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Richard Arnold
Mayor of Schwäbisch Gmünd, Germany
Awarded fifth place in World Mayor 2016

14 February 2017: Richard Arnold has been Mayor of Schwäbisch Gmünd (population 60,000) since 2009. He was one of the first German mayors who thought longterm about the integration of immigrants. Years before the summer of 2015, when Germany allowed hundreds of thousands of Syrian refugees and displaced people from other disaster-torn regions into the country, the Schwäbisch Gmünd Mayor offered a strategy and practical measures to allow refugees and immigrants to become part of the local community. For example, he thought it absurd to house large numbers of newly arrived refugees in converted industrial buildings and force them to idleness. Instead, Mayor Arnold believes one should start with the premise that “all asylum seekers and refugees are to become an integral part of the community”.

Richard Arnold was born in 1959 in Schwäbisch Gmünd, a city of some 60,000 people, 50km east of Stuttgart and, following his education at a local high school, studied public administration at the universities of Konstanz and Frankfurt. After a scholarship year at one of America’s elite universities, the Massachusetts Institute of Technology“ (MIT) in 1988, Arnold worked for two years at the Centre for European Policy Studies in Brussels as expert on EU agricultural and environmental policies. Before returning to Brussels in 2000, he occupied several senior posts with the state government of Baden-Württemberg in Stuttgart.

During his years outside Germany, Richard Arnold embraced globalisation - he speaks German, English, French, Dutch and Spanish - but also learnt that in an increasingly mobile, outward-orientated society, the role of the local community was more important than ever.

In his essay for World Mayor, the Mayor of Schwäbisch Gmünd quotes the Austrian writer Ernst Ferstl: “People say: There are too many refugees. -  Refugees say: There are too few good people.”  The Mayor continues to describe how his city treated refugees straight after their arrival as an integral part of civic society. He calls is the ‘Schwäbisch Gmünd Way’.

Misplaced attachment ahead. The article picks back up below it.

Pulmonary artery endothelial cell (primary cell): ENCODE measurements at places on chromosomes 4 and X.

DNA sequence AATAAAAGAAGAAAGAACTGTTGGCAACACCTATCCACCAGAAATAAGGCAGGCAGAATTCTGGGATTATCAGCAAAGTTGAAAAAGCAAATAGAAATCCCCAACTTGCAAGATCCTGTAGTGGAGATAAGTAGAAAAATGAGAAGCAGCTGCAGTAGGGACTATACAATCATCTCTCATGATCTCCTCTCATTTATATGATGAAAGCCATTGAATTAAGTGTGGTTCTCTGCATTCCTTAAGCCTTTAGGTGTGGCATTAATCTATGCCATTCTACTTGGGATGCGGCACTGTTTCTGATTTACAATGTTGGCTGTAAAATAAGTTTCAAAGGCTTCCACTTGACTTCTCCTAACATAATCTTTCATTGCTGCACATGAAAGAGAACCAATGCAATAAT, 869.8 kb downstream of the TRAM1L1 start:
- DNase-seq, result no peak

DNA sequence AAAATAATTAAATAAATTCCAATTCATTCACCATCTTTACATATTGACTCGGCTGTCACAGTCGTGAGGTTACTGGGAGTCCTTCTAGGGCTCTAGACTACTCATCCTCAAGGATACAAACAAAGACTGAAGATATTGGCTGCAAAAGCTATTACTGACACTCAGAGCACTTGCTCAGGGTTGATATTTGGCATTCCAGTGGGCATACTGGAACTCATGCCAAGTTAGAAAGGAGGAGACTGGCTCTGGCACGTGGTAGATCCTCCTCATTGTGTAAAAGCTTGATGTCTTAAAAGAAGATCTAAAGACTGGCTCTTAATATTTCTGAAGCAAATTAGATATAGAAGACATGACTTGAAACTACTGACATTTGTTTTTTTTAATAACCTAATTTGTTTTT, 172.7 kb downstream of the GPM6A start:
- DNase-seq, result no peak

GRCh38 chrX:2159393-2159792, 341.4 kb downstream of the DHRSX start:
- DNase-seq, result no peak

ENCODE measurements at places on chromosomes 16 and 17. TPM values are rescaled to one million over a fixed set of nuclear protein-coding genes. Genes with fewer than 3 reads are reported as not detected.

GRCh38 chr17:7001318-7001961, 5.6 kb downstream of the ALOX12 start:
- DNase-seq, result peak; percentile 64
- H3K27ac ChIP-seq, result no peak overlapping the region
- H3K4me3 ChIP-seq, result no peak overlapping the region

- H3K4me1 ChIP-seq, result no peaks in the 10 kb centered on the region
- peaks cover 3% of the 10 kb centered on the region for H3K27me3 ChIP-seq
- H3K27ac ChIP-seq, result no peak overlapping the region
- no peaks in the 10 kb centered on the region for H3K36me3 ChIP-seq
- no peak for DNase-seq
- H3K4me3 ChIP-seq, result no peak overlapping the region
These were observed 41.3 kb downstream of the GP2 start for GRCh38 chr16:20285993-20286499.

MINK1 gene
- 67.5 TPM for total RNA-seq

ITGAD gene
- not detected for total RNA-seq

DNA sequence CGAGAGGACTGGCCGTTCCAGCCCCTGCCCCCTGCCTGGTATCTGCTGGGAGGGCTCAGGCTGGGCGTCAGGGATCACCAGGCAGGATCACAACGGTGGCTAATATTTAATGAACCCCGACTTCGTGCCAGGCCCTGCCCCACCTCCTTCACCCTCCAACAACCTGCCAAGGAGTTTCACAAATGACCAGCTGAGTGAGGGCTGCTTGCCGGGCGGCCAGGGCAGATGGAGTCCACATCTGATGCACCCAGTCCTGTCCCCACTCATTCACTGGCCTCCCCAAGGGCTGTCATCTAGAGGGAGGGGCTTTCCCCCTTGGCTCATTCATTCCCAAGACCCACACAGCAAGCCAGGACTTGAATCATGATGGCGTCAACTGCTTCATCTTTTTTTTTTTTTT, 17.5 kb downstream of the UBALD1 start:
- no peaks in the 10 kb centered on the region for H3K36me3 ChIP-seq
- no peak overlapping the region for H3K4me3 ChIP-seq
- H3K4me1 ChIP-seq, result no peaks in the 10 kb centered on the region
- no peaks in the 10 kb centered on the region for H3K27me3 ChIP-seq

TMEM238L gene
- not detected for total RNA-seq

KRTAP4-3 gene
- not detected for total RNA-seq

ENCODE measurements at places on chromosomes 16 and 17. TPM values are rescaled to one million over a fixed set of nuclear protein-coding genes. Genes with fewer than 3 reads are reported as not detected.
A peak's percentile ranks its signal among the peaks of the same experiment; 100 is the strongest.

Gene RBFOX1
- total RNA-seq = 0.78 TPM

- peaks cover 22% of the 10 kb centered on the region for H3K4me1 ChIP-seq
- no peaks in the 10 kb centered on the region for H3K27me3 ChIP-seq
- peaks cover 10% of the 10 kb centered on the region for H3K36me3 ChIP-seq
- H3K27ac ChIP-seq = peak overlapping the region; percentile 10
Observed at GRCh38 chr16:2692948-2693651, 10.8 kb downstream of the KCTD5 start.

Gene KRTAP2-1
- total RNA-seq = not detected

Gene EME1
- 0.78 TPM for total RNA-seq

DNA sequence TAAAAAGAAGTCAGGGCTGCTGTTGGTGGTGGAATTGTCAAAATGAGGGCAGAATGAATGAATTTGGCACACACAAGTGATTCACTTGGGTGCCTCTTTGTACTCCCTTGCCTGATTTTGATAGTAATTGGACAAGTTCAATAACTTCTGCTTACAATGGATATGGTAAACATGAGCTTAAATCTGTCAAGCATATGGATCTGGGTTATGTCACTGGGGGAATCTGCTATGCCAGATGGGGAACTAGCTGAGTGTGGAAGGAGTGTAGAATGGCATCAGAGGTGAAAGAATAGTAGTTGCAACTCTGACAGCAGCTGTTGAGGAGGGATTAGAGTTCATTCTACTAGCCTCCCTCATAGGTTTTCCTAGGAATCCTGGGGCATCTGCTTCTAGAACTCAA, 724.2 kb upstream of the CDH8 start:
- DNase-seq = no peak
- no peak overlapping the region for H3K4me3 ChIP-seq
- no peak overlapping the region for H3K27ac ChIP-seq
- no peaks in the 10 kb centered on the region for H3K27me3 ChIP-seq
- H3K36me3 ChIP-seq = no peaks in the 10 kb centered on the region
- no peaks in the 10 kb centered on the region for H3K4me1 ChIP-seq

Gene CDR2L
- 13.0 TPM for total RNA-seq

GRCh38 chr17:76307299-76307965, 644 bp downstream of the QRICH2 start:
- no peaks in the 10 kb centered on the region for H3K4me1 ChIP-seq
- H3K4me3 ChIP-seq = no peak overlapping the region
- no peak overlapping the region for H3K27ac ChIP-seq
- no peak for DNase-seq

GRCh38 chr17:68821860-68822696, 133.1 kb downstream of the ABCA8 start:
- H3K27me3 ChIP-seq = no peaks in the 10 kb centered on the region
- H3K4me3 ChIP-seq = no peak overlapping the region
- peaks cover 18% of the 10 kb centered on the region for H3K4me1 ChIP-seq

Extract from Mayor Arnold’s essay:
The “Schwäbisch Gmünd Way” starts out from the premise that all asylum seekers and refugees are to become an integral part of the whole community. In doing this, following the Christian ideal is vital, according to which the individual and his or her abilities and talents must be at the core of all our endeavours.

Right from the start, refugees in Schwäbisch Gmünd are consistently supported and integrated into community life in accordance with a specific plan. We, as a community, see this support as an integral element of a life in dignity, especially in a new environment. Our concept offers a five-step-plan of orientation, combining individual support with certain demands.

At first, all newly arrived refugees are given the opportunity to make new acquaintances at a ‘welcome reception’ held as soon as possible after their arrival. ‘Welcome guides’, volunteers or employees of the city, present the city's “welcome culture”. On the next step, the refugees attend language courses in accordance with their individual skills, which is key for access to the local community. MORE

Typical tribute:
We can summarise Mayor Richard Arnold’s mission with four words: Passion, Empathy, Togetherness, and Determination. These four elements accompanied by his charismatic personality generated a positive flow within the citizenry. Since the beginning of his mandate, the city has been flourishing in several fields, e.g. cultural, social, and architectonic among others. The special bond he created with his citizens resulted in a broad support for a rapid integration of the refugees into the urban life. In addition to German language courses and decentralized accommodation, he managed to provide an immediate and active participation of the newly arrived to the city life, while waiting for the residence permit. To synthesize the form of asylum policy undertook by Mr. Arnold, the German media created and used the expression ‘Gmünder Weg’. We hope that Germany and Europe will soon succeed to emulate Mr. Richard Arnold translating the ‘Gmünder Weg’ into a ‘European Way’. MORE

Further reading
TRIBUTES | ESSAY